Why I Am Changing My Mind About AI Risk

The following is pretty unpolished, and except for some minor edits was written a long time before I published it. It might not be representative of my current thoughts in multiple ways. Nonetheless I think publishing it will be more honest and informative than not publishing it.

I have long been an observer of Less Wrong and the rationality movement. When I first read Eliezer Yudkowsky’s Sequences (around 2010) I was very entertained by them for being well-written texts which, as I thought, got a surprising amount of difficult questions right. Of course, there were many points where I disagreed with him, and still do. When I read his futurist articles, they made sense, but I was skeptical. Their point of view was weird, but there was a sense I found that appealing — I had already thought it likely that a truely rational look at our world be equally weird, so I saw it fitting in some sense with the rest of the Sequences’ rationalist messages. Arguments, that were more popular during the early history of Less Wrong, that even with a small chance of success donating to SIAI (as MIRI was then called) had an enourmous expected value did not convince me, but would occasionally frighten me when I thought about it.

I decided to hold off before making decisions, think about things some more, and definitely don’t give them money while there’s a large chance they’re looneys. So I gave myself time to think about the arguments for or against. Eventually (I believe around 2012 or 2011) I decided that AI risk and its proponents really is ridiculous.

I am now in the process of changing my mind about this. Here are three reasons why:

  1. I am amazed by the past progress of AI in the past few years using convolutional and recurrent neural networks. In particular, the observation that underlying the large variety of recent achievements is a relatively small set of relatively simple ideas suggests to me that there really is an underlying method behind “general-purpose” and that we have found a piece of it. Whereas beforehand I was unconvinced that any line of research could be known to have relevance on future general AI, I see this as a possible counterexample.

  2. My opinion on the issue is influenced by my impression of what other people think about it. I try to be open and unrepentant about this — I believe that learning from the collective opinions of thers is rational. AI risk did not look good. It was mostly only discussed seriously in a single community over a small number of websites. While the advocates claimed they are doing a technical research program, they were to a large extent unconnected to academia, and were fundraising to the public rather than institutions qualified to judge them on a technical basis, which is suspicious.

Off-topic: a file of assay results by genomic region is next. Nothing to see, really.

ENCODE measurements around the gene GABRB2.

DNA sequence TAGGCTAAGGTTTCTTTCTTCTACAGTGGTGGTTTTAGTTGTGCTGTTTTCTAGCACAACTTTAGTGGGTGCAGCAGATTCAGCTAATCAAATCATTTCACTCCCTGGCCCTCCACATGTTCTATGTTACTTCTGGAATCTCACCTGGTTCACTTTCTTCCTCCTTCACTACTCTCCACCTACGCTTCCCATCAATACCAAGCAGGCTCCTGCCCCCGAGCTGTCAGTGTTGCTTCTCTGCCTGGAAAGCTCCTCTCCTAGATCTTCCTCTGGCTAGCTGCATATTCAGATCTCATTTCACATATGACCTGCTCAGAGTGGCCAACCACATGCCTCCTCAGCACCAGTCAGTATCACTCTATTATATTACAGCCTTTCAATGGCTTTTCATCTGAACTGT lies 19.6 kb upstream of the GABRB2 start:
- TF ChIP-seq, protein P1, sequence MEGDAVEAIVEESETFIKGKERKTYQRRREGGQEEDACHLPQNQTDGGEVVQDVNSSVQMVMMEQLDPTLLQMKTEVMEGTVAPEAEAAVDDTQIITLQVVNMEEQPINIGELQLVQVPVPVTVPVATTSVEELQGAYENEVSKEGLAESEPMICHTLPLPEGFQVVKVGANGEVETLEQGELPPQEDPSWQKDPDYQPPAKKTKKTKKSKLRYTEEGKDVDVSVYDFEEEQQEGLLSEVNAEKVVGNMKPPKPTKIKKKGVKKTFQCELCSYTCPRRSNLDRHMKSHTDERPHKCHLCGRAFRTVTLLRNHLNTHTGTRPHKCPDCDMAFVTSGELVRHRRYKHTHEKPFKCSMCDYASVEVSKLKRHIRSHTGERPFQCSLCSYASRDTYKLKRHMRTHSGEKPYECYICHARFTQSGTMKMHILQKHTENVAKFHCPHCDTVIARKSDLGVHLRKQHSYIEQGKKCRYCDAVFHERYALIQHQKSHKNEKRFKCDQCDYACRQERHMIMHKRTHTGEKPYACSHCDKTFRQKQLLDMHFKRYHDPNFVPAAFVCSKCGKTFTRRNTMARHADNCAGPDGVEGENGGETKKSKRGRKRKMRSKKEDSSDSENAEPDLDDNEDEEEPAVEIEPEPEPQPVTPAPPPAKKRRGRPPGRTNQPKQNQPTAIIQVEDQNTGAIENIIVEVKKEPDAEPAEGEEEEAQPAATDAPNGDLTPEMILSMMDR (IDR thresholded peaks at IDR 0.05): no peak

This is changing. Although AI risk is still not mainstream, it has gotten much bigger than it used to be. I now believe that even if I hadn’t initially gotten into Less Wrong when I did I still would have been exposed to these ideas. And now that there are more players in the game I can better mentally seperate the questions of whether MIRI is any good and whether AI risk as a whole is important.

    In retrospect it seems like I did not react to this factor as quickly as I could have.

  3. Over the past two years, I have undergone a period of psychological hardship, and I worry it had affected my cognition. In particular, it would have increased my positive affect to the rationalist community. Optimistically, this let me look at the issues in a new light unbiased by my prior preconceptions. Pessimistically, in a moment of weakness I have let new opinions enter without examining them with due diligence, and a subtle flaw lies hidden. I imagine another person in my situation might become religious.

Of these reasons, the most worrying is the first one — it says we might not have much time. The third one is also worrying to me on a personal level.

In the short term, here are some things that I think of doing:

  1. I still disagree in significant ways with many of the positions current advocates have on the details of AI risk. I hope I’ll be able to write up my thoughts on this matter, and that people will give it enough attention either to be convinced or to take the time to convince me otherwise. Currently the writer I’ve seen whose opinion most resembles mine is Paul Christiano.

  2. Seeing as I’m still not sure, and may never will be, about AI risk, I intend to be on the lookout for any reason to change my mind again. Unfortunately if I start thinking of myself as seriously committed to AI risk changing my mind will be more difficult.

Edit (2017-01-04): Changed title from “Why I Changed My Mind About AI Risk”. This is the title I was intending and don’t know why I ended up writing “changed” instead of “am changing”.

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2 thoughts on “Why I Am Changing My Mind About AI Risk

  1. >Of these reasons, the most worrying is the first one — it says we might not have much time. The third one is also worrying to me on a personal level.

    It is not clear to me which reasons you refer to in this sentence. Did you miss further points in one of the previous enumerations? Did the numbers get mesed up?

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